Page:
1. Tie up loose ends. Make sure any projects you have been assigned have been completed. This is by far the most important, because if one of your projects fails after you leave, there's a good chance that that is how you will be remembered. Hopefully you have been updating a list of assigned tasks throughout the internship as McKenzie Koch suggested in an earlier post, otherwise piece one together and make sure everything is complete. Also, it may be helpful to include a brief overview of what you contributed in a thank-you note to your supervisors; this will be helpful if they offer a reference.
2. Get a performance assessment. You spent a whole summer trying your best in the job, so go ahead and ask for a report card. What does your immediate supervisor think your strengths and weaknesses are? How can you fix those weaknesses? Which careers might best foster your strengths?
3. Refresh your resume. Don't wait until January to update your resume with what you did this summer. Chances are you will not remember the nuances of your tasks, so go ahead and ask your supervisors while you still can. Additionally, depending on your relationship, your supervisor may even be willing to review your resume.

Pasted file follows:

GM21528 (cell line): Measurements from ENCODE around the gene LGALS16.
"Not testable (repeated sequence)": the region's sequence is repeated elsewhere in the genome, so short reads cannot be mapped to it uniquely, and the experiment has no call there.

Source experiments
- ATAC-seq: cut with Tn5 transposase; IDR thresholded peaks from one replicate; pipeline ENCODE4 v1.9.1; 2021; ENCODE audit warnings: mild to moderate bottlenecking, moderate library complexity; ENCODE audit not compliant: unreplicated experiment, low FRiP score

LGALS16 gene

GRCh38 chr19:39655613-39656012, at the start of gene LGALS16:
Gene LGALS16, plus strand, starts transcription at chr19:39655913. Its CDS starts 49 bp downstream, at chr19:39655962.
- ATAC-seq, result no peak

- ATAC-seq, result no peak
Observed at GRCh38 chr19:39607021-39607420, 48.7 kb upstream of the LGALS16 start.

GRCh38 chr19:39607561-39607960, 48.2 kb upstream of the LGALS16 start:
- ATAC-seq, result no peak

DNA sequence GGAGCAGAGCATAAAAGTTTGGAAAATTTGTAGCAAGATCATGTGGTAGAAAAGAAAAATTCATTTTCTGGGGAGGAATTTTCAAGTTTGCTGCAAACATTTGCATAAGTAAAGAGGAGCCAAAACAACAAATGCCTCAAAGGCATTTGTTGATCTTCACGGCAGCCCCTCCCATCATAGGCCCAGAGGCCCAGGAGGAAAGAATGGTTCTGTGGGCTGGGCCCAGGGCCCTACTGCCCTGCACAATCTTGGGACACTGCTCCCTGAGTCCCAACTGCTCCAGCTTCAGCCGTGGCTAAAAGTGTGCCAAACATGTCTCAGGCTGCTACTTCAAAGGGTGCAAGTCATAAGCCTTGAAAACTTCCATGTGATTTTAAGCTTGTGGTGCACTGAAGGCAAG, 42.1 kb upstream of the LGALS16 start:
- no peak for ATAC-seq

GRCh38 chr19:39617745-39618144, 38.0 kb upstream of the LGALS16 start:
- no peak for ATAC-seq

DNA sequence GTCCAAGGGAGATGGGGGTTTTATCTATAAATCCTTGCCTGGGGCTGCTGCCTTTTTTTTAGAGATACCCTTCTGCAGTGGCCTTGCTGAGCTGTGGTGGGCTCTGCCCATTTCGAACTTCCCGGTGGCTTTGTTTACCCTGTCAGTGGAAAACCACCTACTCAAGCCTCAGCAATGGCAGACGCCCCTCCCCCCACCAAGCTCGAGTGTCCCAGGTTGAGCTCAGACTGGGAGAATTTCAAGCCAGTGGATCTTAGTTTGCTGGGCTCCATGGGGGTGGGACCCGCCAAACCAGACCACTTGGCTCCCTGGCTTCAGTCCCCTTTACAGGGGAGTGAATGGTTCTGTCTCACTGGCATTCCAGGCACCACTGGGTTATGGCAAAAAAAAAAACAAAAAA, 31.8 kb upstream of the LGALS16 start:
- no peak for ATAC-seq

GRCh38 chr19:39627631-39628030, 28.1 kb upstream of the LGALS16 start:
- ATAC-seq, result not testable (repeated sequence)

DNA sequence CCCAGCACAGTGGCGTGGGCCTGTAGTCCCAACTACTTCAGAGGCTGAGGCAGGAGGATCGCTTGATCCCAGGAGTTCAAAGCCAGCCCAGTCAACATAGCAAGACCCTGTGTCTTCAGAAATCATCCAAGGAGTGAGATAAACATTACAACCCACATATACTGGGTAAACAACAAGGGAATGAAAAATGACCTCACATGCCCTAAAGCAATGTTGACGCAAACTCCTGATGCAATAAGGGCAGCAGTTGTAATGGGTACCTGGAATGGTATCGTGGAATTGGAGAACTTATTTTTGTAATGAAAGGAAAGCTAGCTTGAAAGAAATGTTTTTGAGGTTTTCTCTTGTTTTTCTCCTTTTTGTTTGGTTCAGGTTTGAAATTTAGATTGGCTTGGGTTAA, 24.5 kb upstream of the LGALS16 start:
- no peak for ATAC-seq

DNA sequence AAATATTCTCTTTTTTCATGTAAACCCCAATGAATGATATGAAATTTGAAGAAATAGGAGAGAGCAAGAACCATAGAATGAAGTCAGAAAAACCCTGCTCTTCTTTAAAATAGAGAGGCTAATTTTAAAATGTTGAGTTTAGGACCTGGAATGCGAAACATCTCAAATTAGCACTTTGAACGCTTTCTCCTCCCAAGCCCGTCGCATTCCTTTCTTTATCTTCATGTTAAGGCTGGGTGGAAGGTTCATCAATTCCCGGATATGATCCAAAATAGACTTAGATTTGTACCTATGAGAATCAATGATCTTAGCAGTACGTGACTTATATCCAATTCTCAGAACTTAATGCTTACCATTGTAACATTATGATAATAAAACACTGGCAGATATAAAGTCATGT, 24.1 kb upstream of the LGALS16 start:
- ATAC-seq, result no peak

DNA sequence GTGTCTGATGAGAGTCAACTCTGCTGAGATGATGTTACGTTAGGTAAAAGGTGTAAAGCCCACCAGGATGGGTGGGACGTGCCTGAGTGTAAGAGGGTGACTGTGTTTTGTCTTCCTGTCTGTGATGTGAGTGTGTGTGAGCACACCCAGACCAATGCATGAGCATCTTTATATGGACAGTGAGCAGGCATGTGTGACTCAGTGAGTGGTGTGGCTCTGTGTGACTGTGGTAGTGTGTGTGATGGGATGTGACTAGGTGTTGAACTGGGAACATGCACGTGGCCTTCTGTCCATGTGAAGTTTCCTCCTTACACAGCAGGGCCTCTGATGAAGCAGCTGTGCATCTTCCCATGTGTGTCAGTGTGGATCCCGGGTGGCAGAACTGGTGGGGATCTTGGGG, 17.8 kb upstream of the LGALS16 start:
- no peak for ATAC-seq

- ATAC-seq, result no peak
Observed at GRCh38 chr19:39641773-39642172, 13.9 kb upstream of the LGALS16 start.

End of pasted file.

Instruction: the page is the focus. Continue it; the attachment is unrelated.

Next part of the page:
4. Express gratitude. Make sure to thank your supervisors. Do it regardless of whether your experience was positive or negative. And after thanking them in person, send a thank-you e-mail from your personal e-mail address (I have also seen interns write out thank-you cards). Among those who reply, it may be a good idea to add them to your LinkedIn account, as business e-mails often change.
5. Stay in touch. When saying goodbye to your supervisors, employees you've worked with and those who have simply enjoyed your company, feel free to ask for a business card or an e-mail address. A great way to stay in touch is to shoot an e-mail including what you have been up to every few months. Maintaining these relationships is important as your mentors and other co-workers can provide strong guidance to learning and entering the corporate world.
All basic stuff, but so important to remember, especially in this economy and job market.